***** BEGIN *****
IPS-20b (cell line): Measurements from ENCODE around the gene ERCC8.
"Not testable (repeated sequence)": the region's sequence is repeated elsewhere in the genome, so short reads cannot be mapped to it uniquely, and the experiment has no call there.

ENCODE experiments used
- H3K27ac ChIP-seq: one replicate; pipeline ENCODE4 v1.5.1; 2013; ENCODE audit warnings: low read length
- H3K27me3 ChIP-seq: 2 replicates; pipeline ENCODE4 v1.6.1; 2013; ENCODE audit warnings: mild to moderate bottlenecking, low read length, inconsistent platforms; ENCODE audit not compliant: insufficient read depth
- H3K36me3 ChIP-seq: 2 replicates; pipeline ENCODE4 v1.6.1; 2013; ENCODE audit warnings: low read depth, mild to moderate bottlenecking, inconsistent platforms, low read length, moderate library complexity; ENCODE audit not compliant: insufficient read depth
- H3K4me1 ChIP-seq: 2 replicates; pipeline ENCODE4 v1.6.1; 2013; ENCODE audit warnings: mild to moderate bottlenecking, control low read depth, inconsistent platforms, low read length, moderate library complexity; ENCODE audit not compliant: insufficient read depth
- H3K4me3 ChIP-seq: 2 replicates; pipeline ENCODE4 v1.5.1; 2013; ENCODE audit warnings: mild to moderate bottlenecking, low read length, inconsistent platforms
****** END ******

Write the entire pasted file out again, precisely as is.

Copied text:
IPS-20b (cell line): Measurements from ENCODE around the gene ERCC8.
"Not testable (repeated sequence)": the region's sequence is repeated elsewhere in the genome, so short reads cannot be mapped to it uniquely, and the experiment has no call there.

ENCODE experiments used
- H3K27ac ChIP-seq: one replicate; pipeline ENCODE4 v1.5.1; 2013; ENCODE audit warnings: low read length
- H3K27me3 ChIP-seq: 2 replicates; pipeline ENCODE4 v1.6.1; 2013; ENCODE audit warnings: mild to moderate bottlenecking, low read length, inconsistent platforms; ENCODE audit not compliant: insufficient read depth
- H3K36me3 ChIP-seq: 2 replicates; pipeline ENCODE4 v1.6.1; 2013; ENCODE audit warnings: low read depth, mild to moderate bottlenecking, inconsistent platforms, low read length, moderate library complexity; ENCODE audit not compliant: insufficient read depth
- H3K4me1 ChIP-seq: 2 replicates; pipeline ENCODE4 v1.6.1; 2013; ENCODE audit warnings: mild to moderate bottlenecking, control low read depth, inconsistent platforms, low read length, moderate library complexity; ENCODE audit not compliant: insufficient read depth
- H3K4me3 ChIP-seq: 2 replicates; pipeline ENCODE4 v1.5.1; 2013; ENCODE audit warnings: mild to moderate bottlenecking, low read length, inconsistent platforms